Student Book Review: October Mourning: A Song for Matthew Shepard by Leslea Newman

A large part of my Young Adult Literature II class requires my students to write book reviews.  They’ve been looking at multiple reviews, written by multiple bloggers to help find a style that suits them best.  Today’s student book review was written by one of my seniors, Sara.  I’ll try to post their reviews on a regular basis until the end of the school year.

October MourningTitle: October Mourning: A Song for Matthew Shepard

Author: Lesléa Newman

Student Reviewer: Sara

Summary (From Goodreads):

WINNER OF A 2013 STONEWALL HONOR!

A masterful poetic exploration of the impact of Matthew Shepard’s murder on the world.

On the night of October 6, 1998, a gay twenty-one-year-old college student named Matthew Shepard was lured from a Wyoming bar by two young men, savagely beaten, tied to a remote fence, and left to die. Gay Awareness Week was beginning at the University of Wyoming, and the keynote speaker was Lesléa Newman, discussing her book Heather Has Two Mommies. Shaken, the author addressed the large audience that gathered, but she remained haunted by Matthew’s murder. October Mourning, a novel in verse, is her deeply felt response to the events of that tragic day. Using her poetic imagination, the author creates fictitious monologues from various points of view, including the fence Matthew was tied to, the stars that watched over him, the deer that kept him company, and Matthew himself. More than a decade later, this stunning cycle of sixty-eight poems serves as an illumination for readers too young to remember, and as a powerful, enduring tribute to Matthew Shepard’s life.

October Mourning: A Song for Matthew Shepard by Lesléa Newman is the best verse novel I have ever read.

This novel is based off of the, unfortunately, true story of a 21 year old, homosexual college student named Matthew Shepard. Matthew is out at the bar one night in October of 1998, in Wyoming. He is tricked by two men, Aaron McKinney and Russell Henderson. They convince him that they are gay as well and take him out to their truck. After he is in their truck, they drive in to a desolate place and beat the tar out of him. They beat him within an inch of his life and then left him to die, hung on a fence by a clothes line.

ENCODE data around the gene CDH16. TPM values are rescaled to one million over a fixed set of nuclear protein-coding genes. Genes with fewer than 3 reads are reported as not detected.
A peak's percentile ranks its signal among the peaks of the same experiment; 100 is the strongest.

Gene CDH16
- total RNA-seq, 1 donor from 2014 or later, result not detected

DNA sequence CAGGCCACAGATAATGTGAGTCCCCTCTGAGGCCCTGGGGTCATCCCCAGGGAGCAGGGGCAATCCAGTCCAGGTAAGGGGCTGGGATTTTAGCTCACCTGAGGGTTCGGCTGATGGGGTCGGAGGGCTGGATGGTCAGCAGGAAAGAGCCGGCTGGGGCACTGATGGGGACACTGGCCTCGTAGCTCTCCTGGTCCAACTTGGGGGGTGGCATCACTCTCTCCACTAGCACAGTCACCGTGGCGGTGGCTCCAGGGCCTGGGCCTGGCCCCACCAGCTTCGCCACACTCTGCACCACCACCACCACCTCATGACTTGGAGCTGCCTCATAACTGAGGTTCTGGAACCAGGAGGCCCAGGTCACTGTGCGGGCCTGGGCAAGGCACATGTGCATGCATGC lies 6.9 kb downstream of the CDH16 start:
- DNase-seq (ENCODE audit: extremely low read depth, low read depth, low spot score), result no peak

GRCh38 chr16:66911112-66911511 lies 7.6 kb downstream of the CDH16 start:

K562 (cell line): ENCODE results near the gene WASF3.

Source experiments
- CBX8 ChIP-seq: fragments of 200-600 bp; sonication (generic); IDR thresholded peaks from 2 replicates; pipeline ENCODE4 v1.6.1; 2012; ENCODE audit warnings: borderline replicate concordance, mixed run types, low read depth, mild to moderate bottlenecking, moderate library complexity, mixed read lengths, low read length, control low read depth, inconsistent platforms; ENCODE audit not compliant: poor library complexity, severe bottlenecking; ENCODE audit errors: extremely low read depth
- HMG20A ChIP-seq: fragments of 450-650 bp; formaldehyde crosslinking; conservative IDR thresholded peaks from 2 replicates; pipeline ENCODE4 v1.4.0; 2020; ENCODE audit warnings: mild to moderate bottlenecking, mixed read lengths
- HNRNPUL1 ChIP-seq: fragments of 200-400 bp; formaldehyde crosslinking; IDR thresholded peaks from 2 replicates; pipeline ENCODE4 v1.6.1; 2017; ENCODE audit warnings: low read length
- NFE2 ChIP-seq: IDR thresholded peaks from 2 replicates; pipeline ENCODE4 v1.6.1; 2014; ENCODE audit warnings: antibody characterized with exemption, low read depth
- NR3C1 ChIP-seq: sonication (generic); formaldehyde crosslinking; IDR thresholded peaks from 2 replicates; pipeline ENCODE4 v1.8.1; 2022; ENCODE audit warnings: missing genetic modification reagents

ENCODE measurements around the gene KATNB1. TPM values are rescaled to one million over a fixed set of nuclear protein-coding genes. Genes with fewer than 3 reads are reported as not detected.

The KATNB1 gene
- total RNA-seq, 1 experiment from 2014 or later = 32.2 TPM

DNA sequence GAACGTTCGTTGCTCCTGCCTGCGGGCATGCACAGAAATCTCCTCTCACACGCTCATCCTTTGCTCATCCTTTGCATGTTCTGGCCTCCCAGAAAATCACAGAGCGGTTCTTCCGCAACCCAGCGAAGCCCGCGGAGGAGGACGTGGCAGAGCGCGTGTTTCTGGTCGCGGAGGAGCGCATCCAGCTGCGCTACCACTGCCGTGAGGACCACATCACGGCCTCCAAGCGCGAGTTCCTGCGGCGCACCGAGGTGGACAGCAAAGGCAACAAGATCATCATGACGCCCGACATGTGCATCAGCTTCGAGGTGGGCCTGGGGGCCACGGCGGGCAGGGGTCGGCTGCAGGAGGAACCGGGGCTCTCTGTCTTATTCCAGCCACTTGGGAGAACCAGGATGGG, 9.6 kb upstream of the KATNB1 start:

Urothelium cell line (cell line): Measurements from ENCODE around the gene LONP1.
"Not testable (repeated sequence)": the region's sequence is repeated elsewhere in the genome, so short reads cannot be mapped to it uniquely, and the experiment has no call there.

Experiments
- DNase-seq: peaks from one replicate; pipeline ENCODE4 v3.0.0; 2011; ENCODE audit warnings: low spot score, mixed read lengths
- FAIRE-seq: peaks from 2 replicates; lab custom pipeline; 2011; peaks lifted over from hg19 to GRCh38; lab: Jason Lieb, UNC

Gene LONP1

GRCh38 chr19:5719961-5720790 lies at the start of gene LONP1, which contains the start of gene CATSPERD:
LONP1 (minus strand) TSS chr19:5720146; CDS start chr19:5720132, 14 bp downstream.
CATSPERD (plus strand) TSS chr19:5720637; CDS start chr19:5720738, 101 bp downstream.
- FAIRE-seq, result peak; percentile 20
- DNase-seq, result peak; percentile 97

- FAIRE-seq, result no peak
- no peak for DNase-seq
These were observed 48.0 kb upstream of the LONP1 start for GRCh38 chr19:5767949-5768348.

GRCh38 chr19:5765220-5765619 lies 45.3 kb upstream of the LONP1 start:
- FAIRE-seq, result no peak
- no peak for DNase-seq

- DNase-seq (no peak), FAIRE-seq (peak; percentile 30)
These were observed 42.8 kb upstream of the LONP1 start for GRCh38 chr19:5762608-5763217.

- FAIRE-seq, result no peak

When I picked up this novel I thought, “This is going to be a boring documentary about a murdered man.” Boy, oh boy, was I wrong! It was indeed, about a man who was murdered but it’s not even close to being boring. This novel was the most attention grabbing, emotion jerking, amazing verse novel I have ever read, by far my favorite. It is beautifully written and it will make you feel something deep in your heart for Matthew Shepard, and all of the other people who have been brutally murdered for being gay.

This book is written in many different points of view and at first it confused me and I didn’t quite like it, but after I read the first 5 or 6 pages, I began to understand and then went back and read it again, this time understanding fully and I fell in love with the way that it’s written. I absolutely love how well all of the words just flow together and how she manages to capture every single emotion and thought of every object, person, and animal that she uses.

October Mourning: A song for Matthew Shepard is a very quick read; I finished it within an hour. But even though it’s a quick read, this chilling story will stick with you forever. I don’t think I will ever forget the descriptive, amazing poems in this novel. I will never forget the emotions I felt while reading this book, and I will never forget Matthew Shepard. His story will stick with me through out all of my life. I could read this book over and over and over again.

My favorite excerpt from this novel is as follows:

“THE FENCE
(that night)

I held him all night long
He was heavy as a broken heart
Tears fell from his unblinking eyes
He was dead weight yet he kept breathing

He was heavy as a broken heart
His own heart wont stop beating
He was dead weight yet he kept breathing
His face streaked with moonlight and blood

His own heart wouldn’t stop beating
The cold wind wouldn’t stop blowing
His face streaked with moonlight and blood
I tightened my grip and held on

The cold wind wouldn’t stop blowing
We were out on the prairie alone
I tightened my grip and held on
I saw what was done to this child

We were out on the prairie alone
Their truck was the last thing he saw
I saw what was done to this child
I cradled him just like a mother

Their truck was the last thing he saw
Tears fell from his unblinking eyes
I cradled him just like a mother
I held him all night long.”

Comments

  1. Excellent review. I’ve seen this cover on some lists of verse novels (which I love, though I haven’t read all that many yet – maybe 5), but hadn’t heard much about it other than that. I will definitely be looking into getting a copy of October Mourning now. I think the tragic story of what happened to Matthew Shepard fits the form of a verse novel perfectly, just as it does with “The Fence.” This is definitely a book I want to have on my classroom shelf. Thank you for sharing your review, Sara!

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